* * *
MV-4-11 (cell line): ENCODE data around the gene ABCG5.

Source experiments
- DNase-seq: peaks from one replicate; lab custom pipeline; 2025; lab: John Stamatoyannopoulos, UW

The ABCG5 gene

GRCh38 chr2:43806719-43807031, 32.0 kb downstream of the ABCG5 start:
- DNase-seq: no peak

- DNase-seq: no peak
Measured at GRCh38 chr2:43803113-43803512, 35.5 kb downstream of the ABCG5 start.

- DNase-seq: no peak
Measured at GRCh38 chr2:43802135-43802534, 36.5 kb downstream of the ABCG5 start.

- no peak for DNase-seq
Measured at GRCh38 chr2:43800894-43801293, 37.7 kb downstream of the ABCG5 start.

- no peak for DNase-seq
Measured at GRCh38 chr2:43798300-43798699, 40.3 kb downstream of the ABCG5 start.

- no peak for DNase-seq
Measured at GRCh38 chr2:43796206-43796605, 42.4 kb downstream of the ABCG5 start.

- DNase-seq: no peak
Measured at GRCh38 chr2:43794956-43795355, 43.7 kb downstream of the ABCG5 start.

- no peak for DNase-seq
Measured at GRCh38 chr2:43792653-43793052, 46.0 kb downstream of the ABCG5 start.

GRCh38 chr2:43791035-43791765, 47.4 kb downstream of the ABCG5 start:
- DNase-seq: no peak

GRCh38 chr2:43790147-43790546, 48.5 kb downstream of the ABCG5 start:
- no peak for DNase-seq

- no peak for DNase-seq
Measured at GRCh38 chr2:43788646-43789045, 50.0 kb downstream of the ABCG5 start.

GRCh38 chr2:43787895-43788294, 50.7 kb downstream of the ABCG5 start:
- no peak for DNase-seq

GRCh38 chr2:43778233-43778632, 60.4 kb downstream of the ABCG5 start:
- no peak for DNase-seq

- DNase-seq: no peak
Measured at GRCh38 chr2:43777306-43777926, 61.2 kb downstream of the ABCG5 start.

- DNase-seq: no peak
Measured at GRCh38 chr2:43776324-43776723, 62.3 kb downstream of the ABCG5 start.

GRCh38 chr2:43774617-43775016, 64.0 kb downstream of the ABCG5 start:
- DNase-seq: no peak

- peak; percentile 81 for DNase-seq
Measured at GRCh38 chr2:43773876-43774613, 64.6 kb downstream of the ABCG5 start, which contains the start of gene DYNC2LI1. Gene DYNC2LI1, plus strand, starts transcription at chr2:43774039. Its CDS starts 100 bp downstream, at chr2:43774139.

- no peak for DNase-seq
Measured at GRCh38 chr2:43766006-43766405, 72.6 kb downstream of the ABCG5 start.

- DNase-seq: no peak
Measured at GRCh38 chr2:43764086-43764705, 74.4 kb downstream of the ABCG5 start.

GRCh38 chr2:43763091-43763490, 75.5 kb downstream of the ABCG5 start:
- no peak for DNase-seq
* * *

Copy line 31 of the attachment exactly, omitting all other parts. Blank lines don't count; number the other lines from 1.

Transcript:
- DNase-seq: no peak